A related issue is the size of the part that can be made with AM. While cubic-meter-scale laser powder bed fusion systems are in development, large-volume builds may necessitate using a different AM process, which again may limit material availability, feature resolution, etc. This requires knowledge of multiple AM processes and their limitations, which means continuous learning to stay apace with the changing technology. Unfortunately, manufacturing as an industry spends the least on training and educating its workforce. I recently saw data showing that manufacturing spends about half of what the healthcare/pharmaceutical industry does to educate its workers, one third of what the finance/insurance/real estate industry spends, and only a quarter of what the software/IT/telecommunications industry spends on its employees. How on earth will any manufacturing company keep up with the latest technology advances if they are not continuing to keep their employees educated?
Knowledge of AM capabilities is only one piece of the puzzle. There are new design tools for AM that engineers must learn. Meanwhile, design allowables for AM materials are limited and/or are not being readily disclosed by companies that have made the necessary, and often significant, investment in developing them. Many standards for AM are still lacking as well. Yes, there has been a flurry of activity in the past couple of years, but keeping pace and reconciling the differences among all of the new and emerging standards is a challenge for anyone in the field. This makes material and process qualification and part certification an expensive proposition; yet companies are doing it and finding ways to bring products to market.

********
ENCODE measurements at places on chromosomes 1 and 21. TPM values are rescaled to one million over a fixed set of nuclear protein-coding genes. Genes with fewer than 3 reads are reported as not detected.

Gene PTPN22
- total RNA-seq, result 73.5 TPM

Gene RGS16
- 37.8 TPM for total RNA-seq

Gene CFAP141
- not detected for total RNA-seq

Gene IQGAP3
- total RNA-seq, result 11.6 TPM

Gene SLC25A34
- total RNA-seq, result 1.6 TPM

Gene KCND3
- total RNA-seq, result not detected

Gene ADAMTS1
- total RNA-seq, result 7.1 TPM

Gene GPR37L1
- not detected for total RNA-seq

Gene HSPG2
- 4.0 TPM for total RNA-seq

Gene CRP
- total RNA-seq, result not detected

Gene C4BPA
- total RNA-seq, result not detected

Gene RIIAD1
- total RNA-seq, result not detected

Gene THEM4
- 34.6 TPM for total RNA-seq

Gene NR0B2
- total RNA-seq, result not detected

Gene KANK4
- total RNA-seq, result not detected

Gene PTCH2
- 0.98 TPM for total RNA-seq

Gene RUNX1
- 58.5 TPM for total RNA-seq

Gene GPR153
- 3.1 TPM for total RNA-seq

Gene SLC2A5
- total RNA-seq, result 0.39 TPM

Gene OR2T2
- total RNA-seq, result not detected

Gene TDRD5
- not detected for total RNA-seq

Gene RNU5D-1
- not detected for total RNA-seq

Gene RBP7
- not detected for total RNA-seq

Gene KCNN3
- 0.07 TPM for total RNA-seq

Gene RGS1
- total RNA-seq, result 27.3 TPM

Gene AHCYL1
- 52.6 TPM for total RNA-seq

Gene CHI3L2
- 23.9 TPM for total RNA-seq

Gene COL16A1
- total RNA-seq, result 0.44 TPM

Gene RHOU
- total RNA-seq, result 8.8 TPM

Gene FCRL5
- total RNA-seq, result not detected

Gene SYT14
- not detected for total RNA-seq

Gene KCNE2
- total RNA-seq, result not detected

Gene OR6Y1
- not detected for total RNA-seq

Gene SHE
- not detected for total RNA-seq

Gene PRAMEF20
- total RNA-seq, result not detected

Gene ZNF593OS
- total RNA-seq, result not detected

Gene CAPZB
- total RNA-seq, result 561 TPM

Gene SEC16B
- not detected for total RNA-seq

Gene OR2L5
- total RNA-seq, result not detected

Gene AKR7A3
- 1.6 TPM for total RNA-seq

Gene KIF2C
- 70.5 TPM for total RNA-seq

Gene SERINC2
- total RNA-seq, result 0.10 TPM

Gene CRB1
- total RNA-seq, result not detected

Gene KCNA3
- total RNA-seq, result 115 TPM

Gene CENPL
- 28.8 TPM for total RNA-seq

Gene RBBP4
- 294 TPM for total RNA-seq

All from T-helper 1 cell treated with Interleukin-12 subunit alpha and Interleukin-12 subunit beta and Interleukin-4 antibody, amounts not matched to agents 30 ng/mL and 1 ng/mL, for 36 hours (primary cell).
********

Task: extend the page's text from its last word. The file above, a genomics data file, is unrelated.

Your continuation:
So, there is hope, but it is easy to overpromote these successes given how rare they really are. Unfortunately, the harsh realities remain, and it is time to shine a light on them, as they do not receive enough attention. I mean, who wants to read stories of the seven times your build failed or why postprocessing doubled the cost and lead time of an AM part? Complexity is free when it comes to AM, right? No, not at all, as any seasoned AM engineer will tell you — you just have to get beyond the hype and be willing to learn (and share) the real “nitty gritty” details of AM. Those are the conversations and stories that I enjoy most, actually, and I invite you back next month as I start to explore our AM misadventures!
A video from Pratt & Whitney illustrates the steps needed to additively manufacture an aerospace component.
Andrew Tordanato of Diversified Manufacturing Technologies shares the questions to answer before adding 3D printing capability to your manufacturing operation.
A fourth-generation family machine shop integrates metal additive manufacturing as another production operation.